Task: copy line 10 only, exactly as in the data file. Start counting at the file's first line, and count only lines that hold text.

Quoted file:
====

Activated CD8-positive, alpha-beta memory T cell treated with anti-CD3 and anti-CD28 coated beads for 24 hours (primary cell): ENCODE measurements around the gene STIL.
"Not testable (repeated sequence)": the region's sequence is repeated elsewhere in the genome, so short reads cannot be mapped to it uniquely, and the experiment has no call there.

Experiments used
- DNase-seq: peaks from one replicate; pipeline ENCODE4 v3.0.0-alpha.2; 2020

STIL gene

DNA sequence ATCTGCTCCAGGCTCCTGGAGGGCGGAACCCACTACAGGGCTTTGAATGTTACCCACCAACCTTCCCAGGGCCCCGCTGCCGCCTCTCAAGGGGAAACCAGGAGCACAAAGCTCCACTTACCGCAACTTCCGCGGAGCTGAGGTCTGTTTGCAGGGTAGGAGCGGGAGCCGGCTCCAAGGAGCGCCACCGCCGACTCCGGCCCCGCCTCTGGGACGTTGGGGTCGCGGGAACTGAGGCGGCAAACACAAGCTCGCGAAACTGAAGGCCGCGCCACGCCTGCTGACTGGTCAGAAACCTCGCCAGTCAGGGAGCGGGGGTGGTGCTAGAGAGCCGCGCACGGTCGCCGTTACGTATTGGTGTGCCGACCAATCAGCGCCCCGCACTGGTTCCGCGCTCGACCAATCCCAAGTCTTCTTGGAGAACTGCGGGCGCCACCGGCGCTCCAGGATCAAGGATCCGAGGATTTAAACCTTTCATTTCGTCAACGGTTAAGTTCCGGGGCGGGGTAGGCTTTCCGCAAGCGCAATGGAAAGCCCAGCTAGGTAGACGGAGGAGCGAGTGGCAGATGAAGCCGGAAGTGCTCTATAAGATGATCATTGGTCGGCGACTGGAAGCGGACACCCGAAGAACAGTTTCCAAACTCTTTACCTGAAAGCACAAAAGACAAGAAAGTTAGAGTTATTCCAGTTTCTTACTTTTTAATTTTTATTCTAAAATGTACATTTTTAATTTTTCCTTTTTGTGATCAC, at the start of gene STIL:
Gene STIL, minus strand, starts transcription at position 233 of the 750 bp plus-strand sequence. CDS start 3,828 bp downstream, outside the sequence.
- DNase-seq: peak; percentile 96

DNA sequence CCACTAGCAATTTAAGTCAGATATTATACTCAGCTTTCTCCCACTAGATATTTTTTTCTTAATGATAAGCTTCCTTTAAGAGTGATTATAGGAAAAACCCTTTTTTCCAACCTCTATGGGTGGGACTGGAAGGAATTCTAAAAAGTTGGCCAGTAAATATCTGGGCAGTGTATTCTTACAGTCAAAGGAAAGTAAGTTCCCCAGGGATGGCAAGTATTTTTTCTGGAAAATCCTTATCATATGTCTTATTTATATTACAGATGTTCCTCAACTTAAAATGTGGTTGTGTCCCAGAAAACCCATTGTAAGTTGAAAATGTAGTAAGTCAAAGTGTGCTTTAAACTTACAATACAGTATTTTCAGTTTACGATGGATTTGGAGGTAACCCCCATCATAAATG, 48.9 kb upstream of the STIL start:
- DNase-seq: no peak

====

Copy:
- DNase-seq: no peak